LGBT History Month: Brian Epstein
The Beatles’ Manager
b. September 19, 1934
d. August 27, 1967
“I always thought they were going to be pretty big.”
Brian Epstein was a British music producer, best known for discovering and managing The Beatles.
Born to a Jewish family in Liverpool, England, Epstein was expelled from two schools for his poor grades. At 16 he announced his desire to become a dress designer, but his parents insisted he work in the family furniture business.
In the early 1950s, Epstein enlisted in the Royal Army Services Corps. He was arrested at a gay nightclub for wearing an army uniform and was ordered to undergo psychiatric treatment. When he came out to the psychiatrist, the army discharged him for being “emotionally and mentally unfit.” He subsequently enrolled at the Royal Academy of the Dramatic Arts and was arrested outside of a public restroom where gay men met for sex. He left school and returned to Liverpool.
Epstein made his entrée into the music business managing his family’s music store. He helped grow it into one of the largest music retailers in Northern England. During this time, he discovered the Beatles at a small Liverpool club. Though he had no experience managing bands, Epstein secured the Beatles’ first recording contract. He is credited with influencing the Beatles’ early style—black suits and mop haircuts—and hiring drummer Ringo Starr.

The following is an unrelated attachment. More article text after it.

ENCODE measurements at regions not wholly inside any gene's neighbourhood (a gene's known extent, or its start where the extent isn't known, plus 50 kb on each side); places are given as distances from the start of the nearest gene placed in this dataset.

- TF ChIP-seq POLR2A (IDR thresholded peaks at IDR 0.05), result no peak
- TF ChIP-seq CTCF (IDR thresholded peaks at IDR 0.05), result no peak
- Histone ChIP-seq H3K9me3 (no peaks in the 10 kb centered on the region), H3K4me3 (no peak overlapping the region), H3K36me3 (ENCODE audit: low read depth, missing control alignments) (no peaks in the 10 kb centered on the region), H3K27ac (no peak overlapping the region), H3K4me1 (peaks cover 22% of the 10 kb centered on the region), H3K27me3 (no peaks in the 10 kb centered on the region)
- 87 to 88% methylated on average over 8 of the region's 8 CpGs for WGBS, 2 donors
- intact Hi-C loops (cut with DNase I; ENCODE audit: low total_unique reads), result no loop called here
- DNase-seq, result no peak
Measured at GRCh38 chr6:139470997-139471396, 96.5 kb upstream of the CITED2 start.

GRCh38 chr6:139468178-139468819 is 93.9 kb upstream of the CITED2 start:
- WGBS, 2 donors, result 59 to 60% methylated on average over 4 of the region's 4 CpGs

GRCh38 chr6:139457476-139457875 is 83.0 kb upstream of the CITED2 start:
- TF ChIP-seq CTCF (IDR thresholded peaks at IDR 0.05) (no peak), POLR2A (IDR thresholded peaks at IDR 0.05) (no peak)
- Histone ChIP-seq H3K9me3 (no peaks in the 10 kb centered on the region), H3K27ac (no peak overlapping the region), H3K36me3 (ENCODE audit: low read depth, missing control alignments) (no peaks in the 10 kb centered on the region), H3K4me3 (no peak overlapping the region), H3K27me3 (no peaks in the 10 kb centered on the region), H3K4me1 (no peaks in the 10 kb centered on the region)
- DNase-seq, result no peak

As the Beatles’ success grew, so did their relationship with Epstein, whom they trusted and relied upon implicitly. John Lennon chose Epstein as the best man in his first wedding and as the godfather to his eldest son.
Epstein’s sexuality was not public until after his death. Paul McCartney said the band knew he was gay when they signed with him, but didn’t care.
To guard his secret, Epstein took vacations to Amsterdam and Barcelona, where homosexuality was not illegal. Epstein and Lennon were rumored to have had a sexual encounter in Spain, but Lennon denied it. “Well, it was almost a love affair,” Lennon told Playboy, “… we did have a pretty intense relationship.”
Epstein’s memoir, “A Cellarful of Noise,” which describes his early days with the Beatles and growing up Jewish, was published in 1964. Rumors circulated about his drug addiction. He died in 1967 at age 33 from an accidental overdose of sleeping pills combined with alcohol. The Bee Gees paid tribute to him in their 1968 song “In the Summer of His Years.”
Epstein’s family home was converted into a Beatles-themed hotel, Epstein House. He was inducted into the Rock and Roll Hall of Fame in 2014.